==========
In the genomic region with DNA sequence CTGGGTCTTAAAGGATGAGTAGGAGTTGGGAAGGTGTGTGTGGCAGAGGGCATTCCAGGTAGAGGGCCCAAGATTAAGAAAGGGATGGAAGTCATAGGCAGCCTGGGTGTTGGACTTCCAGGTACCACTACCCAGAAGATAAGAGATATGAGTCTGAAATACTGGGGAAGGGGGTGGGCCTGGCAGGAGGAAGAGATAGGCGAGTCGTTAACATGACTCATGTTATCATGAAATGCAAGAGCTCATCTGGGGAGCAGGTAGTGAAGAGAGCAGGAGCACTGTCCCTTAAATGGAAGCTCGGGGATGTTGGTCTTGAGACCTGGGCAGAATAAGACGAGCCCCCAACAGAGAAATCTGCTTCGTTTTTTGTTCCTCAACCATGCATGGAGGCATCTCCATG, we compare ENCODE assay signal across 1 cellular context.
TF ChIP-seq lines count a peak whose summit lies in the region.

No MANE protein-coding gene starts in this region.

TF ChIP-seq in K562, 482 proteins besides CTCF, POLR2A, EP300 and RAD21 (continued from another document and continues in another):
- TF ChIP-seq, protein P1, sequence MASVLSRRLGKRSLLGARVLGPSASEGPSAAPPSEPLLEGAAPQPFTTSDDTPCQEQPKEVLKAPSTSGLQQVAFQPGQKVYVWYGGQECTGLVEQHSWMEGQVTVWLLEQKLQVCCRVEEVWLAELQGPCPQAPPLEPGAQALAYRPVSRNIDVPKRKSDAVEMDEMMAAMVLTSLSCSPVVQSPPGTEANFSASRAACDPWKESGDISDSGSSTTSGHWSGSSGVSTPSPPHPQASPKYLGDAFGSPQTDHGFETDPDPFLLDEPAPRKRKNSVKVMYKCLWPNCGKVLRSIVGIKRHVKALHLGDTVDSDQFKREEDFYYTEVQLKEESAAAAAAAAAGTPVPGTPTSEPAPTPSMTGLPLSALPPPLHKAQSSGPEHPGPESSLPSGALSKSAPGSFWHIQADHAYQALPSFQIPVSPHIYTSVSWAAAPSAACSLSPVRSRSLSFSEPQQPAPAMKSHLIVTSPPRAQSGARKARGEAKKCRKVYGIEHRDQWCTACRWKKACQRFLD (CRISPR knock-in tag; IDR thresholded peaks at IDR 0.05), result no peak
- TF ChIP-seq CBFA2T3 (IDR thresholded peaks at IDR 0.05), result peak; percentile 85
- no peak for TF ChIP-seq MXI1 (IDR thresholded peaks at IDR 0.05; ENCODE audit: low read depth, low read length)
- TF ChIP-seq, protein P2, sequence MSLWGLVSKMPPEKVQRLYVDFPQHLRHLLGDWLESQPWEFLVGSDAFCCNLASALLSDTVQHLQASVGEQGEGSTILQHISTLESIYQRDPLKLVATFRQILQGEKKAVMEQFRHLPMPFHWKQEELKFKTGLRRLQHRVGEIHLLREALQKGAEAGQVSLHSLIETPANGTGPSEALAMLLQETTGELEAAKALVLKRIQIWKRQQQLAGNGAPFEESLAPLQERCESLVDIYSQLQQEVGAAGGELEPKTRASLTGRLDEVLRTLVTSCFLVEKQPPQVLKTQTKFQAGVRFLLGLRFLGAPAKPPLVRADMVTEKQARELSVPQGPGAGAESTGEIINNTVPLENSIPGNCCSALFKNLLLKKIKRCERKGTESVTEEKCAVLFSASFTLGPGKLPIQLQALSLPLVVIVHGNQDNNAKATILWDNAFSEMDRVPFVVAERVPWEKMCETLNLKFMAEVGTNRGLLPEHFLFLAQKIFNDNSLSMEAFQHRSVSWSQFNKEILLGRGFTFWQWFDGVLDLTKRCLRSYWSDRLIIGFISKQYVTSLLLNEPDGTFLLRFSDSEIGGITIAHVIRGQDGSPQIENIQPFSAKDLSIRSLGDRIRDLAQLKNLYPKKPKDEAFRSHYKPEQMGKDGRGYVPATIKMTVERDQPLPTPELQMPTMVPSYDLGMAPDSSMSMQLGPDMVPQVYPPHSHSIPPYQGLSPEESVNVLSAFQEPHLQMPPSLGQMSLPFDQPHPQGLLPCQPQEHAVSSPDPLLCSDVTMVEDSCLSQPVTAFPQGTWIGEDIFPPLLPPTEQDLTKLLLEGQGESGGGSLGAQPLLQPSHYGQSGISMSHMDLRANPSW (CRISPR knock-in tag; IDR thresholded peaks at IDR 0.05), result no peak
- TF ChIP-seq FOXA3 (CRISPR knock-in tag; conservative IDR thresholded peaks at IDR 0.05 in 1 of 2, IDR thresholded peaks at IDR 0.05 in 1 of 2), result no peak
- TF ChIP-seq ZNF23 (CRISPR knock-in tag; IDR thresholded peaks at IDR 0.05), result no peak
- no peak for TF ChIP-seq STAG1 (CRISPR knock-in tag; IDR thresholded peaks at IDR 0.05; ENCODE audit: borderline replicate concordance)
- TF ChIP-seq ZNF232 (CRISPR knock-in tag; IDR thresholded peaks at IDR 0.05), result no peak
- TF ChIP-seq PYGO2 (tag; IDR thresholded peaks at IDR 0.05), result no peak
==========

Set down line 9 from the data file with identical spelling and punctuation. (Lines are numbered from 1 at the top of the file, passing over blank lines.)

- TF ChIP-seq FOXA3 (CRISPR knock-in tag; conservative IDR thresholded peaks at IDR 0.05 in 1 of 2, IDR thresholded peaks at IDR 0.05 in 1 of 2), result no peak